Archive for December, 2010

Why should I read “Anna Karenina”?
2010.12.12

Tolstoy unflinchingly touches on the big questions in life. Why am I here? What is the meaning of life? What is the right social system for a country? What is the right way to model romantic relationships in society?

If you’ve had these questions in your head from time to time, you might resonate with his treatment of them. He doesn’t necessarily try to answer them directly. Instead, he shows what might be the consequences of taking certain stances on the issues. Some of the characters consciously pick over these questions. Others haplessly encounter the results without realizing that there was even a question or a stance to be taken.

The philosophical merit aside, this moving story is still worth a read. It takes you through the lives of people you probably know or will meet. You will learn something about them if not about yourself.

I had some difficulty wading through some of the pages toward the middle of the book but toward the end, I couldn’t put it down. It was well worth the time.

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Why should I read “The Count of Monte Cristo”?
2010.12.01

If the word, “epic,” wasn’t careworn and haggard from its recent binge of overindulgence across the interwebs and beyond, I would readily apply it to this tale of revenge. Dumas paints an enormous mural, each section breathtaking.

I’m not a vengeful person so I don’t readily relate to the motivating force behind the arc of the plot but Dumas draws me in anyhow with the beautiful imagery, the deep characters and the fantastic circumstances. He brings you along a journey where only you, he and the count are the ones who really know what’s going on.

I had a hard time keeping track of who was who through most of the beginning of the book. Luckily, Dumas doesn’t introduce too numerous a cast of characters. If you get confused or frustrated by not knowing who is who in the beginning, soldier on anyhow.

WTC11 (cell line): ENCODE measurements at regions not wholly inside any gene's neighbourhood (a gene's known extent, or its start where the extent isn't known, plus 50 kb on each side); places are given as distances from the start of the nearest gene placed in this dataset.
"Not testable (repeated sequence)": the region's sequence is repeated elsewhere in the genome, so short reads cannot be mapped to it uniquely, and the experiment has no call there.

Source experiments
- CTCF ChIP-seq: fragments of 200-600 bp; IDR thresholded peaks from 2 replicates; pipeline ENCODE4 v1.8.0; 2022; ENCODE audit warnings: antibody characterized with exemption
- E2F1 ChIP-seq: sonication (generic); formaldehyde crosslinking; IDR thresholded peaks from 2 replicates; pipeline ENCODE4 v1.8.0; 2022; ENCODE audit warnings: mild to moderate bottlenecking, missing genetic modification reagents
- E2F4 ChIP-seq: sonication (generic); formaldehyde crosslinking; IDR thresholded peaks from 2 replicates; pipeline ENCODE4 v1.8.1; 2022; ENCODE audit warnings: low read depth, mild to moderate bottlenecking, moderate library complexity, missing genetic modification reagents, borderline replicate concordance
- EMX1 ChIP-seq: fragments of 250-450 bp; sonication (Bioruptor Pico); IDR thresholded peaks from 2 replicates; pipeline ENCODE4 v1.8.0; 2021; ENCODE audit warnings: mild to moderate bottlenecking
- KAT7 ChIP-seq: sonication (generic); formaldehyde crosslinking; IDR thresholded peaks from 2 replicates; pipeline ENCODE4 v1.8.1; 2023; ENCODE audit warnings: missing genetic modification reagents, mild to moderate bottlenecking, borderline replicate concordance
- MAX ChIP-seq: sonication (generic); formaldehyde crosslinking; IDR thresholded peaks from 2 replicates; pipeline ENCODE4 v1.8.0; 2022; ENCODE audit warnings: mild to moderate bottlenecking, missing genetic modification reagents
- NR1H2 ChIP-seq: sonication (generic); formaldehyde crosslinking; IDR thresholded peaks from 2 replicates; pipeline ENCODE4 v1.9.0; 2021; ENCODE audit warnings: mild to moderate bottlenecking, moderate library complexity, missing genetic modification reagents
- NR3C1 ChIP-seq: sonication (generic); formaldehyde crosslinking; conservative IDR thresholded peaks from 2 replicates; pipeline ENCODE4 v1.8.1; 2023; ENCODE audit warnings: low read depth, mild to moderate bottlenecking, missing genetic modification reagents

Why should I read the classics?
2010.12.01

It is not the fault of my many excellent English teachers that my exposure to the classics in high school and college was lean. In high school, I filled my electives with extra math and science. It wasn’t until college that I really started to love literature in all its forms. I made time in my engineering curriculum to read a bit of poetry and some fiction. I even seriously considered changing my major to English but that is another story.

Fast forward to real life. I didn’t remember my love of literature until relatively recently. I dusted off my library card and took a list of recommendations from a friend to my local library and recommenced my education.

This is the first of a series on specific classics of literature. It represents my taking a stand against the obvious trend cheekily intimated by Twitterature that contemporary society’s patience for meandering through beautiful prose or getting goosebumps over a great work of poetry is waning. I will attempt to explain why I think each work is worthwhile. If you don’t already, may this series inspire you to fall in love with the classics.